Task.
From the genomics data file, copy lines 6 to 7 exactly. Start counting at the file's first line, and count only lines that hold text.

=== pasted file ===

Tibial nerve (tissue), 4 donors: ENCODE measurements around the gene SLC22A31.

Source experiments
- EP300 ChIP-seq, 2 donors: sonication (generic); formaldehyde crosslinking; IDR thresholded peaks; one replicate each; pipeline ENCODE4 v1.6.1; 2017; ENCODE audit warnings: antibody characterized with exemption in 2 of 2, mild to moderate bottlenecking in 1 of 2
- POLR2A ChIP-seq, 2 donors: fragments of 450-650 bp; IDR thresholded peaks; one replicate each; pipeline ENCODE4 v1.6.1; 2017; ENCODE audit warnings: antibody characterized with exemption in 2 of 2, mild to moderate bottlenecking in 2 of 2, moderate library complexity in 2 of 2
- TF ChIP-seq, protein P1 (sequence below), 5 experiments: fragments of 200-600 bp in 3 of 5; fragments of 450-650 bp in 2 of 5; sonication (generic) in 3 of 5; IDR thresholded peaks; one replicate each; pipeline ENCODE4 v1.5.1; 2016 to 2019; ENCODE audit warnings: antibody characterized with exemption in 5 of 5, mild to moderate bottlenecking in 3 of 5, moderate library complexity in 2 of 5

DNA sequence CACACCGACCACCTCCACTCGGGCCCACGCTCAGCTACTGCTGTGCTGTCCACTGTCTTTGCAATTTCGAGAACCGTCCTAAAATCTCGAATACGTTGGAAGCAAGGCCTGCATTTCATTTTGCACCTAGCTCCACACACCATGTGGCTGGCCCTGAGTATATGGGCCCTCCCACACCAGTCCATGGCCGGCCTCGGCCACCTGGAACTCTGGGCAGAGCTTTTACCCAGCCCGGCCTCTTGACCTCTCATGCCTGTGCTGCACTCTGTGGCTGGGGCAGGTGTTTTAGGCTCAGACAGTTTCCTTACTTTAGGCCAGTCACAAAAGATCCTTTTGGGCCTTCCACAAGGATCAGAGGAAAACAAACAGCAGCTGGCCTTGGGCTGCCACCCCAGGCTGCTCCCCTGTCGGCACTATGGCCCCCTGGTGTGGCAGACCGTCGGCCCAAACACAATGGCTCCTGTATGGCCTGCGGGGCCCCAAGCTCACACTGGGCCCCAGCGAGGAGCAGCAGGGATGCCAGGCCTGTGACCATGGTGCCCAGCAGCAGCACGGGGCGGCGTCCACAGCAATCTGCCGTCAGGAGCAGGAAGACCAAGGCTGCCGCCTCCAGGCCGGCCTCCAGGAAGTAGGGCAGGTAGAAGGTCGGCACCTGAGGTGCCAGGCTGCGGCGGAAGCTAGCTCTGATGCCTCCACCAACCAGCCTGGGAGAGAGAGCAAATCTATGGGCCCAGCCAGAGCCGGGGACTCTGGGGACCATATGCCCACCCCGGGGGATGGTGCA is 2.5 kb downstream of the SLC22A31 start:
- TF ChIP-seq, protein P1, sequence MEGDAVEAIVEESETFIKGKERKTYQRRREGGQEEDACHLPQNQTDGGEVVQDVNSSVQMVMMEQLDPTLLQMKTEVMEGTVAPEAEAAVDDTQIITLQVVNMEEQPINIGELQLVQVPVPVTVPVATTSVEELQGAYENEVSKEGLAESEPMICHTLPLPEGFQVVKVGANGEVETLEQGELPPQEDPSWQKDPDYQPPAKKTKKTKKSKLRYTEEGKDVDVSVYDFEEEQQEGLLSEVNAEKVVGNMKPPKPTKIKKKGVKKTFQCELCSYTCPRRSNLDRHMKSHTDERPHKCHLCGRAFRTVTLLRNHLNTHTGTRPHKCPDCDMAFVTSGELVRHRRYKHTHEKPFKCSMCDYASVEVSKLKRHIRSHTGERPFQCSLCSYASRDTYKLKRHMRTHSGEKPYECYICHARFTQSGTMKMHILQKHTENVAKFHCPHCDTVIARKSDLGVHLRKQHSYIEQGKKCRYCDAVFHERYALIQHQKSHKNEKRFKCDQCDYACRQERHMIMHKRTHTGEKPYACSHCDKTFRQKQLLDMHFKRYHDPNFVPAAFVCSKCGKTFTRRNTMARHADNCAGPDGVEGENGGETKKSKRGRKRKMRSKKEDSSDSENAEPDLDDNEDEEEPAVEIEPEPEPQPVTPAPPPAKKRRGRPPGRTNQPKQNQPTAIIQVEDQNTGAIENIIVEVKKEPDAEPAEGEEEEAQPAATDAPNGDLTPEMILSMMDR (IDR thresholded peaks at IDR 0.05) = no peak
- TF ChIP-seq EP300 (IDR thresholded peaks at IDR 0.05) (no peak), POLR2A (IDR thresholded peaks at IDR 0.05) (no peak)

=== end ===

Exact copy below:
DNA sequence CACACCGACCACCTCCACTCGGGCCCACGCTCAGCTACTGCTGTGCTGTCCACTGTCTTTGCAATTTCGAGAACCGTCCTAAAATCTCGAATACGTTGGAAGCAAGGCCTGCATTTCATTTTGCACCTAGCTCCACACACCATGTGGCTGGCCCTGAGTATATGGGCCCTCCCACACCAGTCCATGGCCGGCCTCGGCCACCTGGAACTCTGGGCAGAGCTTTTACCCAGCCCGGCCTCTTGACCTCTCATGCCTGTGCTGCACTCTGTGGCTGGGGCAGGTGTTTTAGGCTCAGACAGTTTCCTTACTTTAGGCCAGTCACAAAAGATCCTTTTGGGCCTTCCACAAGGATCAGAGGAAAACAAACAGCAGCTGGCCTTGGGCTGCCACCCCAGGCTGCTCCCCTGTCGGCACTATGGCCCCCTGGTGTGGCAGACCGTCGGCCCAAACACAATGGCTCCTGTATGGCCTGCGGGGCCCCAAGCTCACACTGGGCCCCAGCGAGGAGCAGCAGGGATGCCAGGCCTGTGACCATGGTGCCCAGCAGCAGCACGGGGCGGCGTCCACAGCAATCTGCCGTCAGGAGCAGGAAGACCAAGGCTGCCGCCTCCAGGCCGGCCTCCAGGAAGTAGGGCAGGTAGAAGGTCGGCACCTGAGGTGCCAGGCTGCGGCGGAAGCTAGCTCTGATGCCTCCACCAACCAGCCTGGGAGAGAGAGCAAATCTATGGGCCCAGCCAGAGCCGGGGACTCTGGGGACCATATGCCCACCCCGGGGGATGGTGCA is 2.5 kb downstream of the SLC22A31 start:
- TF ChIP-seq, protein P1, sequence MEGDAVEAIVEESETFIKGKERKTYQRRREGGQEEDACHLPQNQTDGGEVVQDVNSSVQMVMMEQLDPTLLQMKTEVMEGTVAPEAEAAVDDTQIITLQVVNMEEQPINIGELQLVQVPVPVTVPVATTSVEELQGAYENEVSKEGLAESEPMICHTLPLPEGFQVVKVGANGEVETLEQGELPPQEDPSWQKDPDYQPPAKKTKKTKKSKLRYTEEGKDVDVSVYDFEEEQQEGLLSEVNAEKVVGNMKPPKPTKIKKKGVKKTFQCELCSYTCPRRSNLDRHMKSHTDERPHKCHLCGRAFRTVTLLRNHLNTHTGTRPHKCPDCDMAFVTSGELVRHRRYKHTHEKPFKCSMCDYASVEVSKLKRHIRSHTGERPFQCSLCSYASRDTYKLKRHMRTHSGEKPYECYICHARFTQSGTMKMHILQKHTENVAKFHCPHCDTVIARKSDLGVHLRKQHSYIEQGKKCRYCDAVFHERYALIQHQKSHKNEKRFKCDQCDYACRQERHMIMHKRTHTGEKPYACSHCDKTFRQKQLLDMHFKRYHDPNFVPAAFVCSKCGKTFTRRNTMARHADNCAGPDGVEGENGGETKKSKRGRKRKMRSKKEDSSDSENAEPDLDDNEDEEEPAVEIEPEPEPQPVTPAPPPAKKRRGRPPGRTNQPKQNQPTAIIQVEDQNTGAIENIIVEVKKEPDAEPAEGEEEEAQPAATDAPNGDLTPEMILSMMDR (IDR thresholded peaks at IDR 0.05) = no peak